Queen of the Spiders
|Rules required||1st Ed AD&D|
|Campaign setting||Greyhawk / Generic AD&D|
|T1-4 A1-4 GDQ1-7|
Queen of the Spiders is an adventure module for the Dungeons & Dragons fantasy role-playing game. It was published by TSR, Inc. in 1986 and is a compilation of seven previous related modules, often referred to as a "supermodule." Together, the seven adventures form an integrated campaign that begins in the World of Greyhawk, continues underground into the Underdark, and concludes in the Demonweb Pits, the abyssal lair of the demonic goddess Lolth. The campaign was originally intended for use with the first edition Advanced Dungeons & Dragons rules.
The 152-page supermodule bears the code "GDQ1-7" for "Giants, Drow and Queen," and can be further combined with two other campaigns to form an even larger campaign. The larger campaign begins with T1-4 - The Temple of Elemental Evil, continues on to A1-4 - Scourge of the Slave Lords, and then concludes with GDQ1-7.
A new beginning was added to the adventure. Giants have been raiding civilized lands in increasing numbers, and the player characters have been asked to deal with them and also investigate the reasons or forces behind them.
The first module (Steading of the Hill GIant Chief) takes place in a gigantic wooden fort populated by hill giants and ogres. Here the players also uncover evidence of an alliance with other types of giants, as well as some mysterious letters from those behind the scenes.
The action moves to north to colder lands in the second module (Glacial Rift of the Frost Giant Jarl), the setting a system of caves clustered around a deep and narrow chasm in glacial ice. Here, the protagonists encounter frost giants, yeti and winter wolves among other monsters.
The third chapter (Hall of the Fire Giant King) takes place in a volcanic region where King Snurre has assembled a horde of fire giants, trolls and hell hounds. A secret passage from this module leads deep into the earth, where the adventurers discover the true nature of the forces behind the raids - the drow in the service of Lolth the demoness.
The next module, Descent into the Depths of the Earth, was on a larger scale than the others, and comprised a map covering many kilometres of a deep underground region, later known as the Underdark, with many unique monsters hitherto unknown to surface adventurers, including the drow, which had been considered legendary. Troglodytes, and new monsters jermlaine and svirfneblin (deep gnomes) made their first appearance in D&D literature.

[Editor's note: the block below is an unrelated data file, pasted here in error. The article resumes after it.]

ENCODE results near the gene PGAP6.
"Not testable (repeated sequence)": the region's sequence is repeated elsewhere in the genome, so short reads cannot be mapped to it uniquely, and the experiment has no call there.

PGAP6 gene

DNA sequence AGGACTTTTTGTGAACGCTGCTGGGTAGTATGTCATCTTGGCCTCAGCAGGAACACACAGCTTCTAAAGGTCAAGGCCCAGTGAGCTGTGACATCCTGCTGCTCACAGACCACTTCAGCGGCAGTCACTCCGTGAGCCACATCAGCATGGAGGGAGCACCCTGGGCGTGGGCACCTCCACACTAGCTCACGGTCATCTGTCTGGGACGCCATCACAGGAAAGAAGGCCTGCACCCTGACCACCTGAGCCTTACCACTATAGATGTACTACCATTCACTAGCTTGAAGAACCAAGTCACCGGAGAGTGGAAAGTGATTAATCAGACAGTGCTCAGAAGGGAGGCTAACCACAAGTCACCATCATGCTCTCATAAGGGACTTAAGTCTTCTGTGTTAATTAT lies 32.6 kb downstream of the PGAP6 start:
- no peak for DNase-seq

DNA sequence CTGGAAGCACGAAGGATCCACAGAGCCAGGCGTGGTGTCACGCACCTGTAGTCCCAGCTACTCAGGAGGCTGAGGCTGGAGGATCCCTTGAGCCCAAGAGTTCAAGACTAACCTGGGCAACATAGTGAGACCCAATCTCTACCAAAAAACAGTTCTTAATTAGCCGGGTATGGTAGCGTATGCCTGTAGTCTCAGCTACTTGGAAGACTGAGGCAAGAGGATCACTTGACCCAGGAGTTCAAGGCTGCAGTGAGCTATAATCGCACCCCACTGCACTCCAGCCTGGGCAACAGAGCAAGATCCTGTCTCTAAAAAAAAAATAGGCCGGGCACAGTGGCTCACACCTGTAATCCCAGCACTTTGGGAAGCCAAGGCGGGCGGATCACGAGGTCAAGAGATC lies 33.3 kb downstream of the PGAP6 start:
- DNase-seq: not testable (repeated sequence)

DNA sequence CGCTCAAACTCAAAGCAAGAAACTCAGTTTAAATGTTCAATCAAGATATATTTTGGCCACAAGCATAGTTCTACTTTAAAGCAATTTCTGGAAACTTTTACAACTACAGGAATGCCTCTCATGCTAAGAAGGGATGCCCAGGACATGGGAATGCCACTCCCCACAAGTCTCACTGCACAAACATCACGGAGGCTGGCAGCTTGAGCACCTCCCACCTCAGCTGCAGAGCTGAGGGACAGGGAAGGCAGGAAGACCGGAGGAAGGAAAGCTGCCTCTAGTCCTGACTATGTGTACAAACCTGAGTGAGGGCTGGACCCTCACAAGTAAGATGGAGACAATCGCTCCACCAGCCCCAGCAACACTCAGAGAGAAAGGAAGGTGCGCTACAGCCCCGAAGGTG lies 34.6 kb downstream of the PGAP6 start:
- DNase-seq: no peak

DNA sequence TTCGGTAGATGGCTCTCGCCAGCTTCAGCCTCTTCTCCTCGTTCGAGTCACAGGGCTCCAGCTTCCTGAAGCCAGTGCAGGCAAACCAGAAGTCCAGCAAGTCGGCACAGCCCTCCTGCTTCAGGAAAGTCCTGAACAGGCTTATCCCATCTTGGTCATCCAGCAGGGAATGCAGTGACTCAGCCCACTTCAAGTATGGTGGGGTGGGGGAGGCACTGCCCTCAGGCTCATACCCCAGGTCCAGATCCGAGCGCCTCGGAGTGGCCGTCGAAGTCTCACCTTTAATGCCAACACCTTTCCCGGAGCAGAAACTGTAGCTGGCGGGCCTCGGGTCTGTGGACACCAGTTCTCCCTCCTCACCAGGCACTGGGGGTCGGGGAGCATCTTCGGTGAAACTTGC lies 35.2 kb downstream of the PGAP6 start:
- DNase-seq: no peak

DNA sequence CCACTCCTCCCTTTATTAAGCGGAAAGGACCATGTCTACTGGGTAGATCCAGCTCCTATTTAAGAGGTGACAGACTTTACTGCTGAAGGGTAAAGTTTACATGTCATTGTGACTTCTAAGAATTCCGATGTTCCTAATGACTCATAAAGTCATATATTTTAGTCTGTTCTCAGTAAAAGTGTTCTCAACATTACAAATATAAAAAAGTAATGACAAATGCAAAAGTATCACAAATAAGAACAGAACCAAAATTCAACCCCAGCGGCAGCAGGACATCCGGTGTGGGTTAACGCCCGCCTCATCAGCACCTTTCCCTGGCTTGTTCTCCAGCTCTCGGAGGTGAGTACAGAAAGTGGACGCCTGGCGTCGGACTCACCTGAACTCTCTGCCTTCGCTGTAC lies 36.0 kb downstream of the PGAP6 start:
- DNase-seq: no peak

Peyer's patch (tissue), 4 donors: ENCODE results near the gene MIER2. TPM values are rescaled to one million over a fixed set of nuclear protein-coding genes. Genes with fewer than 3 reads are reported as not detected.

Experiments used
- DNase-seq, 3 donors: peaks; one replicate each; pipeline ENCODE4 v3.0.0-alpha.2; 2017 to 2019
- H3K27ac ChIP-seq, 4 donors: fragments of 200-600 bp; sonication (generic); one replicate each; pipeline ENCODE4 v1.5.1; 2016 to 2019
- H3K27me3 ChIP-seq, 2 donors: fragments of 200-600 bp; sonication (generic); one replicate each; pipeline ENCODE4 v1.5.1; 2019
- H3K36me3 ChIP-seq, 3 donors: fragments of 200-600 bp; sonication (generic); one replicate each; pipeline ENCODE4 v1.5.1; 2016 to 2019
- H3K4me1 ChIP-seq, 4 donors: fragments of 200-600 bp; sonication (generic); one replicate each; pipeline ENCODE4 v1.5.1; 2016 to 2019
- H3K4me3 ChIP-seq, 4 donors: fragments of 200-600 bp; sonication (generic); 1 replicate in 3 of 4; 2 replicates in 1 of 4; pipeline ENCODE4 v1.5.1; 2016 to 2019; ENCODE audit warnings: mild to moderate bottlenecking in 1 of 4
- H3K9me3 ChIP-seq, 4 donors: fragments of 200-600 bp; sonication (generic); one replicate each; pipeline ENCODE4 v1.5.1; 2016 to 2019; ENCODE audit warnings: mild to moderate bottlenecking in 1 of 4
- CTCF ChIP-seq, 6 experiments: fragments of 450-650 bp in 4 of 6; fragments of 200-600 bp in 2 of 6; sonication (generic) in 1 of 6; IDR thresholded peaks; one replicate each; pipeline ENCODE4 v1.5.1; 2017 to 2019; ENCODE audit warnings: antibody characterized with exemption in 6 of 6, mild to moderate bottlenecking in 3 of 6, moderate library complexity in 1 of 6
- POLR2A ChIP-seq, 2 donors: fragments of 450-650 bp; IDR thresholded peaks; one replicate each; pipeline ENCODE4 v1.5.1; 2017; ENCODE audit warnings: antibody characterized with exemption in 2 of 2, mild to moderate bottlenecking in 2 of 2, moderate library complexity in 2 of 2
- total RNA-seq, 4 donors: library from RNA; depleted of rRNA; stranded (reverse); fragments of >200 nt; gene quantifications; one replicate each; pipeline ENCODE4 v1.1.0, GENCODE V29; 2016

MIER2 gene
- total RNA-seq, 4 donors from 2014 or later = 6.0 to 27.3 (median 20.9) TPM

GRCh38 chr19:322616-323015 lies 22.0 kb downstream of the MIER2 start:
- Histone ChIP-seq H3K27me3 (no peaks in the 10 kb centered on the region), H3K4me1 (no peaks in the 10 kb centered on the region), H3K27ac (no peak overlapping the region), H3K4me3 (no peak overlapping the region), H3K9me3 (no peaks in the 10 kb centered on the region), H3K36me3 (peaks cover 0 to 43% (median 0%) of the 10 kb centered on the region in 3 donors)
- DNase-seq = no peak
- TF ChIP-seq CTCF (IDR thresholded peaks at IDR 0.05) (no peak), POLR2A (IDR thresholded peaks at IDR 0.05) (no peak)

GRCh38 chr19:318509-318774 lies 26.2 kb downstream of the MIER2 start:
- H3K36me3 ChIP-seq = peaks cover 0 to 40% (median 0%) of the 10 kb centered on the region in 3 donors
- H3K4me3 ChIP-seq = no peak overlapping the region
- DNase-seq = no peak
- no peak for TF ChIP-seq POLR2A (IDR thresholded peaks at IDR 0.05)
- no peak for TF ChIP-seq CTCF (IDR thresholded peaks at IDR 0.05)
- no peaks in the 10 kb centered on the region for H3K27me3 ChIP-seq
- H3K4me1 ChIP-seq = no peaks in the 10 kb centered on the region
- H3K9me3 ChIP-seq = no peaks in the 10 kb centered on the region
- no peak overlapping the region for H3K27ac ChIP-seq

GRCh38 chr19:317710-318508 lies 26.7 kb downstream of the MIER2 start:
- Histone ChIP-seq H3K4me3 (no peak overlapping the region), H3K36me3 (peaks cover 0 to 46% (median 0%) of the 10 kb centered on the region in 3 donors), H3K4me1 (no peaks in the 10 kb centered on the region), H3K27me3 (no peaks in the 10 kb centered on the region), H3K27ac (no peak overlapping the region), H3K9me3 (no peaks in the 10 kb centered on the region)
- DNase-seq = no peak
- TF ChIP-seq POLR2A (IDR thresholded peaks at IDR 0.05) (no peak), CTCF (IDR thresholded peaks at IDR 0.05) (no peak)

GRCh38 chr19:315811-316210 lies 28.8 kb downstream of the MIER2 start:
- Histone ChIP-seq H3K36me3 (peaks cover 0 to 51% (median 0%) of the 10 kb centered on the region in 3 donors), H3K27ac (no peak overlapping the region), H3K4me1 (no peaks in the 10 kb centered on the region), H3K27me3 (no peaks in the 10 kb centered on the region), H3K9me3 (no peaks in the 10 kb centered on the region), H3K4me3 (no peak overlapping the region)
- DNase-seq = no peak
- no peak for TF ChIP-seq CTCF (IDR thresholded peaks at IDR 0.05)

This is followed by Shrine of the Kuo-Toa, a subterranean complex populated by the Kuo-toa, a race of fish-frog monsters in the service of the lobster goddess Blibdoolpoolp.
Finally, players make their way to the Vault of the Drow, a deep subterranean eldritch land in a huge cyst deep under the earth.
The adventure is completed with Queen of the Demonweb Pits.
Publication history 
There are seven total adventures compiled in the GDQ1-7 supermodule. These include:
- The three modules in the Against the Giants series: G1 - Steading of the Hill Giant Chief, G2 - Glacial Rift of the Frost Giant Jarl, and G3 - Hall of the Fire Giant King
- The three modules in the "Drow" series: D1-2 - Descent into the Depths of the Earth (which incorporates the earlier D1 - Descent into the Depths of the Earth and D2 - Shrine of the Kuo-Toa), and D3 - Vault of the Drow
- Module Q1 - Queen of the Demonweb Pits
All of the component modules were originally written by Gary Gygax, except for Queen of the Demonweb Pits, which was written by David C. Sutherland III and Gygax. The omnibus collection was produced with assistance from Jeff Grubb and David Cook. The book was published by TSR in 1986 as a 128-page book with a 24-page map booklet. There had been a lengthy delay in the publishing of the final chapter after the first six modules had appeared. Gygax had had trouble developing ideas for it until he received Sutherland's development, and was highly impressed by it. The seven prior modules were repackaged as a sequel to A1-4. GDQ1-7 is credited to Gygax. Artist Keith Parkinson provided the cover art for the supermodule, which also features art by George Barr.
Peter Green reviewed Queen of the Spiders for White Dwarf #85. Green lamented that "roleplaying has now come full circle. Death and gore are again the order of the day, and talking to NPCs is a thing of the past." Green felt that players looking for "the mindless mayhem of high level slaughter" would not be disappointed, although players looking for "a chance to interact meaningfully with creatures will be". Green found the new beginning intriguing, getting the adventure off to a good start, but felt let down by the outdated adventures which follow. He felt that, while in their day these adventures were excellent and deserved acclaim, dungeons had become old hat compared to more sophisticated adventures available for AD&D. He cited the example of the Dungeoneer's Survival Guide, which added greatly to the realms below the earth, none of which was incorporated into Queen of the Spiders. He further expressed his disappointment, "What Queen of the Spiders gives you is slaughter on a grand scale. There are supposed to be various power struggles in progress in the depths, but the players never really get to see any of this." Green summed up his feelings in his conclusion to the review, "TSR have proven over the years that they are capable of better products than this. Instead of wasting time with old material, they should concentrate on presenting new roleplaying ideas."
- Schick, Lawrence (1991). Heroic Worlds: A History and Guide to Role-Playing Games. Buffalo, New York: Prometheus Books. p. 100. ISBN 0-87975-653-5.
- Green, Peter (January 1987). "Open Box". White Dwarf (Games Workshop) (85): 2–3.
- Mona, Erik; James Jacobs (2004). "The 30 Greatest D&D Adventures of All Time". Dungeon 116.